Identification and exclusion of intermediates of photocatalytic CO2 reduction on TiO2 under conditions of highest purity†
Using a high-purity gas phase photoreactor and highly sensitive trace gas analysis, new insights into the mechanism of photocatalytic CO2 reduction on TiO2 P25 have been obtained. The reactor design and sample pretreatment excludes product formation from intermediates. Apart from CO2, the only other reactant offered to the catalyst is water. The main products found on this prominent photocatalyst are methane and carbon monoxide. To distinguish between the three possible mechanisms reported in previous studies, likely intermediates of the reaction were added to the TiO2 photocatalyst and their reactivity was followed by gas chromatographic analysis. Based on the results, we can clearly rule out CO as intermediate of any photocatalytic reaction pathway on TiO2, because CO was not converted at all within a course of six hours. An improvement of carbonate formation on TiO2 brought about by surface-doping with sodium decreased product yields, so carbonates are unlikely intermediates as well. Methanol, formaldehyde and formic acid were exclusively oxidized back to CO2. We thus support a mechanism running over C2-intermediates, and we tested our hypothesis by reacting glyoxal, glyoxylic acid, acetic acid and acetaldehyde on TiO2. The reactions of acetaldehyde and acetic acid led to product distributions very similar to those obtained from CO2 under the standard reaction conditions, strongly supporting the C2 mechanism. This mechanism can also explain the small amounts of ethane usually found in the product mixture.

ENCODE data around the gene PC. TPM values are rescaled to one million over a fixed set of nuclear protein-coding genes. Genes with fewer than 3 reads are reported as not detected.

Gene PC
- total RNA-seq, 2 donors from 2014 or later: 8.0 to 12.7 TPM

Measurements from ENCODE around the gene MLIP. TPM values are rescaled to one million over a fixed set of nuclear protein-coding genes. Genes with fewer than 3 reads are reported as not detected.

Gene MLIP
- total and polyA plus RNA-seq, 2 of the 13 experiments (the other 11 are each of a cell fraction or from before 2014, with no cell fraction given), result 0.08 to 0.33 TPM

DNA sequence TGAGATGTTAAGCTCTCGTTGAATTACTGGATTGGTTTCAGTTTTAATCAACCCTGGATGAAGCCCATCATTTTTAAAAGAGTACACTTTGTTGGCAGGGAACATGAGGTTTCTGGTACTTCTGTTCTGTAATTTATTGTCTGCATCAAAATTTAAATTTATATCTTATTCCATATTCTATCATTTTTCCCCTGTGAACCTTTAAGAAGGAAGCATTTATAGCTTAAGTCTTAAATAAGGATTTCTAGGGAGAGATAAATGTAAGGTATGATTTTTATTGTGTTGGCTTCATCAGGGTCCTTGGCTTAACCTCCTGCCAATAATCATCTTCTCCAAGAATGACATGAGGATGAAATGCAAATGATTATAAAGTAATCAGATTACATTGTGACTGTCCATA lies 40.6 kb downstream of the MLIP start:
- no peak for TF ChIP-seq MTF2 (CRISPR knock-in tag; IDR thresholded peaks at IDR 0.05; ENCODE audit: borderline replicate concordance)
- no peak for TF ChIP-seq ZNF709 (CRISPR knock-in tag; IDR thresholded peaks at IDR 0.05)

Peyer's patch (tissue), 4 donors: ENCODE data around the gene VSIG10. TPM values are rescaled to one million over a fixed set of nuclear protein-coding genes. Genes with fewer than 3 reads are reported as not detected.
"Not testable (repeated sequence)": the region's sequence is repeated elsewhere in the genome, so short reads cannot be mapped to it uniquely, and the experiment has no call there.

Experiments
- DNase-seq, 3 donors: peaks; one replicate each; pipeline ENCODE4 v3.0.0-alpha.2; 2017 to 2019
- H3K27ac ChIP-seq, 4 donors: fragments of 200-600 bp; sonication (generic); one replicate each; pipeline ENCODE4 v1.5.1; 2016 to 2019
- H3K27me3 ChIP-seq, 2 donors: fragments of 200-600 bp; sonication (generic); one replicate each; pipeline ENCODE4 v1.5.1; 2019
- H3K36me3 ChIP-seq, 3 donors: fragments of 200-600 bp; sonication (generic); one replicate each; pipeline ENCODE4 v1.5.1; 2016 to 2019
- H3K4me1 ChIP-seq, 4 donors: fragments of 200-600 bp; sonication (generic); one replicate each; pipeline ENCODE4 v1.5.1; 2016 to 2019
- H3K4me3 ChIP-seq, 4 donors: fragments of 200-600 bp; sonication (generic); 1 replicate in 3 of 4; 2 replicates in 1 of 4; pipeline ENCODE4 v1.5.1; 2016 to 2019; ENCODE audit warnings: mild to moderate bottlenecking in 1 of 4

- This article is part of the themed collection: Bunsentagung 2016: Basic Mechanisms in Energy Conversion